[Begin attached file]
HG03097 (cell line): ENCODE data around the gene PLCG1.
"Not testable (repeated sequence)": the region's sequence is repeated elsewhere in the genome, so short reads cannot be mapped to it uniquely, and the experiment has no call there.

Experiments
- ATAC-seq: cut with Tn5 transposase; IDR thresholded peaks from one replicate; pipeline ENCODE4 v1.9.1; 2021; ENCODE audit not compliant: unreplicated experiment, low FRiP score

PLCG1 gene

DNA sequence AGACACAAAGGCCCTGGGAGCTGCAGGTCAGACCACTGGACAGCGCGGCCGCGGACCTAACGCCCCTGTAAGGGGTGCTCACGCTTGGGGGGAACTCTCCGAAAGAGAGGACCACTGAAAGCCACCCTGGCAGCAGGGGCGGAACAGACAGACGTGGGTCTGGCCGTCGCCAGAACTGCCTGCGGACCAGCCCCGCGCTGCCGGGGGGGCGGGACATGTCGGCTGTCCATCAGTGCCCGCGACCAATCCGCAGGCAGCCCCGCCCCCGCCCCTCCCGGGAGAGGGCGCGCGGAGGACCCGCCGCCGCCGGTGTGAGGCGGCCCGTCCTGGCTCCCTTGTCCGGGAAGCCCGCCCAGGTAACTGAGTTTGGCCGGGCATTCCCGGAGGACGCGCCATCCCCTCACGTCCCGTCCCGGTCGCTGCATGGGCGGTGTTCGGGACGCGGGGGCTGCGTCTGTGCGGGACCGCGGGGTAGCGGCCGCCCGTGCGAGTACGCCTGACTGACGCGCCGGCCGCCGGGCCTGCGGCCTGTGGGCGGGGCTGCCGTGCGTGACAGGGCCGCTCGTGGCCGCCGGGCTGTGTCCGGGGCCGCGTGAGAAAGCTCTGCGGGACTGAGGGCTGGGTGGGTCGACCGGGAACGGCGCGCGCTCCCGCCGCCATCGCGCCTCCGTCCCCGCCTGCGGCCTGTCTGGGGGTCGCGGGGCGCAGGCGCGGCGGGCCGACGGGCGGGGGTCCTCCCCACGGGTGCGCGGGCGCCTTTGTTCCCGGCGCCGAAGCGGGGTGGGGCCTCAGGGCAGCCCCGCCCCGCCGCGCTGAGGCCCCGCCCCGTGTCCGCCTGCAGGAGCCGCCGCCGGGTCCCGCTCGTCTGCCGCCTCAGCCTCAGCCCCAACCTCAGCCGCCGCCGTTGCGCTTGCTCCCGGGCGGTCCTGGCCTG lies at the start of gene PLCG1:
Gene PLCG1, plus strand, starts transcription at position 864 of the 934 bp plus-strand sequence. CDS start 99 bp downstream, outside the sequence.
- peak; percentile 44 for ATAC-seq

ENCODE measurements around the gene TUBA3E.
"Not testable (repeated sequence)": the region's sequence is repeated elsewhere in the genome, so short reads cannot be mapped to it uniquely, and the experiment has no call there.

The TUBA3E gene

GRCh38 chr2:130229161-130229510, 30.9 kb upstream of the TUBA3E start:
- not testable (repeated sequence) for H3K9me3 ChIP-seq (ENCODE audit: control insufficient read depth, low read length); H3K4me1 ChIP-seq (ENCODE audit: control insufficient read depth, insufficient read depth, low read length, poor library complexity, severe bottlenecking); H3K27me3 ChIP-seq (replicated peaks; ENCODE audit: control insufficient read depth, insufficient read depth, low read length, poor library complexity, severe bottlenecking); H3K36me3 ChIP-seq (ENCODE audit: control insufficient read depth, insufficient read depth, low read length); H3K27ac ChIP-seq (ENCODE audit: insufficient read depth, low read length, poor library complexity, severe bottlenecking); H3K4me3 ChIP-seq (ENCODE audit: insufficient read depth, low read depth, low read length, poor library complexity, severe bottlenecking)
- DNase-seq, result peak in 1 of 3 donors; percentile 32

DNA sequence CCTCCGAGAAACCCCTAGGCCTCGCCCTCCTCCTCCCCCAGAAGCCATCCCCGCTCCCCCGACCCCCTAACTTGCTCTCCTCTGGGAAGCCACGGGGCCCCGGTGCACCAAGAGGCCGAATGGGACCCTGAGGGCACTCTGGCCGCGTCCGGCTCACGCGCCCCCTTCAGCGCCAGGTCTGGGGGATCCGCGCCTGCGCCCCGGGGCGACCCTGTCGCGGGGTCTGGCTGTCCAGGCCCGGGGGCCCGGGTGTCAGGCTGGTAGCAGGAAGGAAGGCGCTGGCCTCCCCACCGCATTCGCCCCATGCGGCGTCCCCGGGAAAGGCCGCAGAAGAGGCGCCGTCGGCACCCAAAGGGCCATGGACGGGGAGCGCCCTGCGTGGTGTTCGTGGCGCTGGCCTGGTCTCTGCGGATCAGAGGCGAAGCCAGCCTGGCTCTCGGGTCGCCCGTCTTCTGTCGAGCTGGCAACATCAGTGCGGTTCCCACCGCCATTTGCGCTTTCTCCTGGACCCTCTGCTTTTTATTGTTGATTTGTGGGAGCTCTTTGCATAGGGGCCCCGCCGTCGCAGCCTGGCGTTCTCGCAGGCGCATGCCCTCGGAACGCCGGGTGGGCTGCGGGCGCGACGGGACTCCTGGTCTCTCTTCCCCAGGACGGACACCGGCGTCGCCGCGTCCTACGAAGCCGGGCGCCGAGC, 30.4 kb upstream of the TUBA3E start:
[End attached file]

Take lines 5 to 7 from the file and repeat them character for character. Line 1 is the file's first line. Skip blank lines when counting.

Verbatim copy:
PLCG1 gene

DNA sequence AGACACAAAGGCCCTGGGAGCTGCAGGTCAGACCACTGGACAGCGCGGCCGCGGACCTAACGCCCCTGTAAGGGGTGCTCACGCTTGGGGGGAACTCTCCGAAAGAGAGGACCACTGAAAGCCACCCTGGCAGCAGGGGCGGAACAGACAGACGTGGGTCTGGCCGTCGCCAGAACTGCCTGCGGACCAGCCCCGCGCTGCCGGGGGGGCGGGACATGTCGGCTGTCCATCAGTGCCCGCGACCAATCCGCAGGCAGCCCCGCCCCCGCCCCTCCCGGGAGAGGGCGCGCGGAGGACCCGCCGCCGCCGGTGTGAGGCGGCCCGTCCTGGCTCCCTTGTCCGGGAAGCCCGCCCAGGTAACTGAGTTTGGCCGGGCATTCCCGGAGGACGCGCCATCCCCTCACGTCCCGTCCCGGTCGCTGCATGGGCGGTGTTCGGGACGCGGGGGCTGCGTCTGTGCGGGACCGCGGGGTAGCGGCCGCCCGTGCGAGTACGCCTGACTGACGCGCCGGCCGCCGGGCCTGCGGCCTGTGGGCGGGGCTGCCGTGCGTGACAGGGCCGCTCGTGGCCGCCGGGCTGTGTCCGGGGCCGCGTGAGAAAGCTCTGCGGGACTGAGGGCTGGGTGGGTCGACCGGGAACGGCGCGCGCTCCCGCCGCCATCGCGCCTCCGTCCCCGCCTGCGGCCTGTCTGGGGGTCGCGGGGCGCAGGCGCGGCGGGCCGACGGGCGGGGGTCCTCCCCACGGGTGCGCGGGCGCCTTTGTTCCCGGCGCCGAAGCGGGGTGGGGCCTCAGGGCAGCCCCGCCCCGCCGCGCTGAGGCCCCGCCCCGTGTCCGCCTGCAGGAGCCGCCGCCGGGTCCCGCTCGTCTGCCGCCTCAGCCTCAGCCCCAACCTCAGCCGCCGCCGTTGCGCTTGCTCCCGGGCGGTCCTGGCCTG lies at the start of gene PLCG1:
Gene PLCG1, plus strand, starts transcription at position 864 of the 934 bp plus-strand sequence. CDS start 99 bp downstream, outside the sequence.